Try it some time. Get grateful that you’re sad. You don’t need a reason. Get excited about your rejection. (I use that a lot.) Get joyful about your frustration. You can even chain them. Be excited about your gratitude for being sad! Be enthusiastic about your enjoyment of your disappointment! Keep tooling until you find the most effective combinations.

State-break tools like these are priceless. When you get in the habit of disidentifying with your emotions, you’ll be that much more centered in your real identity, which is something much deeper than a few sensations. Try it out and let me know how it goes.

Overcoming Challenges

I was listening to some Buddhist sermons by this English monk in Australia, Ajahn Brahm today:

Check em out here

I love his most of his sermons because they’re directly applicable to everday life, and I like his corny British sense of humor. Anyways, something he said in one of his talks reminded me of an inner game technique I stumbled upon myself as a young man, maybe 18 years old.

I remember that things were going pretty well for me at the time in college and the things I was doing. So when a challenge (negative emotion) came along, it really stood out. I found that if I had a negative emotion, I could short-circuit the effect it had by immediately examining it consciously in order to discover its source.

Once I had figured out the cause of the negative emotion, there was one of two paths to take, depending on the situation. If it was possible to change the situation causing this negative emotion, I could do that. If, on the other hand, the situation was not alterable in any appreciable fashion for some reason, then I would change my attitude toward this situation.

  1. Feel negative emotion.
  2. Do not react to the negative emotion. Instead, examine it and determine its source as best as possible. If there are multiple sources, identify them one at a time.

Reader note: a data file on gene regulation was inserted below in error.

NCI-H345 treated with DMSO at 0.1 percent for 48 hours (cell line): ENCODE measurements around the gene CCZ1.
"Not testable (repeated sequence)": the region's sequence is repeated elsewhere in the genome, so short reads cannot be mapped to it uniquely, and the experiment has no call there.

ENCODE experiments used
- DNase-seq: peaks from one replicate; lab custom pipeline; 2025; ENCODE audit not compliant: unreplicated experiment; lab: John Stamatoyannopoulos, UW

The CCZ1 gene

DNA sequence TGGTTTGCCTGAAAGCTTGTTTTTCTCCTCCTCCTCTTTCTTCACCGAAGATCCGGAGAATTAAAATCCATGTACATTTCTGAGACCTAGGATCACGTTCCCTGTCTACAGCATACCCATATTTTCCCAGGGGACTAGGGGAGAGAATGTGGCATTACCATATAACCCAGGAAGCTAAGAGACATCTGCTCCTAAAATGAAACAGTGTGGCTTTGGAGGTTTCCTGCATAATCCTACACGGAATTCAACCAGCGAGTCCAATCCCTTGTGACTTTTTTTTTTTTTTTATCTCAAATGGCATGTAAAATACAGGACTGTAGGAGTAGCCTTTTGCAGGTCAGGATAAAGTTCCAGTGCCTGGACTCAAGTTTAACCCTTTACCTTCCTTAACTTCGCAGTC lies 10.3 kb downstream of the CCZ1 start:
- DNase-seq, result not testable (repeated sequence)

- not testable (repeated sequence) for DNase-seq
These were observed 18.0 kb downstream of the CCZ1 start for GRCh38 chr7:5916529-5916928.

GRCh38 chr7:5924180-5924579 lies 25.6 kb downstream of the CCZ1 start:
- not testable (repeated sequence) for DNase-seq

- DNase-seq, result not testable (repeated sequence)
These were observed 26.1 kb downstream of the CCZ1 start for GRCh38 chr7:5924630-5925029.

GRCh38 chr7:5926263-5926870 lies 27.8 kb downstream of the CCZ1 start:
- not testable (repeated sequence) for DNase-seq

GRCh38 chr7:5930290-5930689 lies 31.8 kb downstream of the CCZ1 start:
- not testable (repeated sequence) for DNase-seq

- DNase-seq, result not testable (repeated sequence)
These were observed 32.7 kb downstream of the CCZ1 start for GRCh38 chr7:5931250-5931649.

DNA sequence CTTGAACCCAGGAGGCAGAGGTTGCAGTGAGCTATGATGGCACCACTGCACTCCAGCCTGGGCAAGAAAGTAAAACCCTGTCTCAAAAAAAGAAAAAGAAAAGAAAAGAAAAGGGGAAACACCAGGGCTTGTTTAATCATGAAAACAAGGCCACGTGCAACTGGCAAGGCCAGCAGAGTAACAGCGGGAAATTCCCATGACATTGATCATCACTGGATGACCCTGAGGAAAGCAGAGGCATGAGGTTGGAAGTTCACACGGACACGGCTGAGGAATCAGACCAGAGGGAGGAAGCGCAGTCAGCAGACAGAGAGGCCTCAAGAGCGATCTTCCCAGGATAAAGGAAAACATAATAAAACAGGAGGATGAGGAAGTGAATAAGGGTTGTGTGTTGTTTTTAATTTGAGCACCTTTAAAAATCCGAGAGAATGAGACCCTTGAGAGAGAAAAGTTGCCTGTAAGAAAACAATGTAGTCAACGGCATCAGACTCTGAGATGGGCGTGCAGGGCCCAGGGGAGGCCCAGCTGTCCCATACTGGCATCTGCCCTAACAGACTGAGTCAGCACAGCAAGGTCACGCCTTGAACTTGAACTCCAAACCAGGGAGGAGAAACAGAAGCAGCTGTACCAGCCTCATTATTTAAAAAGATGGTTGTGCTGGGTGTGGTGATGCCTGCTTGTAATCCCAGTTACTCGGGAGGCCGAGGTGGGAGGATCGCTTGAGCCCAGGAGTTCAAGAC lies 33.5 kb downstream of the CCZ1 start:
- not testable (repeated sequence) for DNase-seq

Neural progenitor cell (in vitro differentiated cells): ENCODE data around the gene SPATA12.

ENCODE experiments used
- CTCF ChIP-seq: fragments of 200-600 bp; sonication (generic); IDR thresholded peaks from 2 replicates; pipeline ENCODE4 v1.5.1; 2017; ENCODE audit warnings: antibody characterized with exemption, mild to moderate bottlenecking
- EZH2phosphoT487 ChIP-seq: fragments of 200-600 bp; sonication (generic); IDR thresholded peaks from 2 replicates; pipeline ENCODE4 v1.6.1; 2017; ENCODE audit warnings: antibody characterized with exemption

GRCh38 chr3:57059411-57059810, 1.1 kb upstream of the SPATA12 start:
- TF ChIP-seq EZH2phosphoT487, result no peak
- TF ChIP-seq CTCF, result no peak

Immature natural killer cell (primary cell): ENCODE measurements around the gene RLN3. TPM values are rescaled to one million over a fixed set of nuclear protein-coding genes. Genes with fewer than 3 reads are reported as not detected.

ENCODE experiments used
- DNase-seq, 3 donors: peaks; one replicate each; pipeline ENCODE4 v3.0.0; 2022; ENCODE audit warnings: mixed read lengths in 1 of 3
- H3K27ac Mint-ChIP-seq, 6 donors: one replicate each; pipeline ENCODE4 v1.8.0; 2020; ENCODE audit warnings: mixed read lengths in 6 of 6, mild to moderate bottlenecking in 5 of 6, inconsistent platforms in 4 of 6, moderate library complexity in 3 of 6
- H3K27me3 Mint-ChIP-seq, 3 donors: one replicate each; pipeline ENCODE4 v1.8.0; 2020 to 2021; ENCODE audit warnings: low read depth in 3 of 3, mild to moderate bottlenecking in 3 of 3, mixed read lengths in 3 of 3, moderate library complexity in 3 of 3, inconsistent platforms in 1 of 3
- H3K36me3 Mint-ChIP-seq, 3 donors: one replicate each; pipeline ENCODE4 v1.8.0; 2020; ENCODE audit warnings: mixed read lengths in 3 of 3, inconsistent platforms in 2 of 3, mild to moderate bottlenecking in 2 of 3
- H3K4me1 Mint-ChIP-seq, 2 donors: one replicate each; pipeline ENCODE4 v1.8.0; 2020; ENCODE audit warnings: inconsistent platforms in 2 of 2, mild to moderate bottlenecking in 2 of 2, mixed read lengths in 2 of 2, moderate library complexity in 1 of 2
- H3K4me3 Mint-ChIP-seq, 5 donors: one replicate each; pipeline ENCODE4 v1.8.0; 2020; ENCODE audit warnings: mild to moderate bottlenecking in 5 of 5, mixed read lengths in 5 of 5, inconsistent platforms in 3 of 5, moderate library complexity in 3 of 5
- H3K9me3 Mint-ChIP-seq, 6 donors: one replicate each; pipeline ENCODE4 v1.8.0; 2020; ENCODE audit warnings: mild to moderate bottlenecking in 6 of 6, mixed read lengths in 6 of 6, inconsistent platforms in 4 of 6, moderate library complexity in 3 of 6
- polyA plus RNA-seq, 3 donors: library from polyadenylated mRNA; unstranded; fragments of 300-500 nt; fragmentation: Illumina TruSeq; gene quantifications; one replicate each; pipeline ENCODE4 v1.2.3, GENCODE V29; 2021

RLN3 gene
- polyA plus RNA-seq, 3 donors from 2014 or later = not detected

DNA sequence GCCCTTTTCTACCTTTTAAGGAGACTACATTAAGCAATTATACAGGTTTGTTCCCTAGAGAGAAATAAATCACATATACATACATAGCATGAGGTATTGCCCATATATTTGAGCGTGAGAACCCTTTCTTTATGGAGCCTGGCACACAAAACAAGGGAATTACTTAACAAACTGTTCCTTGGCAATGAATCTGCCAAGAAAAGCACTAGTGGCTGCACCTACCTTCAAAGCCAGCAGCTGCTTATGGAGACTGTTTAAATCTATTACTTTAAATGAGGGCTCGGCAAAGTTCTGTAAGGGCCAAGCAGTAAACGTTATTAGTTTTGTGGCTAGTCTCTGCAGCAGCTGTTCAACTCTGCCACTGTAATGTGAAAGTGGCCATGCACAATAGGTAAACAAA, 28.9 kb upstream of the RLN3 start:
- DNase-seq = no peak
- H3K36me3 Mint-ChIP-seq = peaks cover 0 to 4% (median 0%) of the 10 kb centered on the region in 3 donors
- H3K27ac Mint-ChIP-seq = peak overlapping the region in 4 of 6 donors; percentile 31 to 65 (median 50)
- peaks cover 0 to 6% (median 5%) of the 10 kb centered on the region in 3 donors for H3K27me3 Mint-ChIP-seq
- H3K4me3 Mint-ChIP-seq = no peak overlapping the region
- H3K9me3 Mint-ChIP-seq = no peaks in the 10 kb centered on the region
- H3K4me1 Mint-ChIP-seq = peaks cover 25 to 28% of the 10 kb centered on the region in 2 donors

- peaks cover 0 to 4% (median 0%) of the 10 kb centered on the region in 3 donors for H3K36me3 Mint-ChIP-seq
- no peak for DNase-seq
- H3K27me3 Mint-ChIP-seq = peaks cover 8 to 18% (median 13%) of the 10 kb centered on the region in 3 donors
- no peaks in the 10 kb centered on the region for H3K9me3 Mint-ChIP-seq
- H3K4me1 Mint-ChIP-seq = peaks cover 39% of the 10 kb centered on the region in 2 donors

3. Either change the (external) situation, or change your attitude toward it, whichever you determine to be more applicable and efficient.

Ajahn Brahm mentioned exactly the same technique, which not surprisingly is a classic Buddhist practice, in his talk “Four Ways of Letting Go.” Essentially the technique I discovered on my own is a way of Letting Go.

An essential ingredient in the most subtle part of this process, changing your attitude toward the situation, is adaptability aka flexibility. At the time when I discovered this technique, I had been reading the famous Chinese spiritual-philosophical classic Tao Te Ching by Lao Tzu. I was fascinated by the description of the Tao (The Way (of the Universe and Life)) as “yielding yet strong.”

It is important not to grasp onto outdated modes of thought and habits, instead being adaptable to the present moment. Naturally, you do not want to be so flexible that you lose your spine, your assertiveness. Nor do you want to snap like a dry twig due to being too rigid. Be like the great bamboo tree that can be used to make a boat, but also survives hurricanes.

So stay in the moment and adapt to circumstances. I promise this habit will come in handy when dealing with logistics and in many other parts of pickup and your life in general.

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Brad P.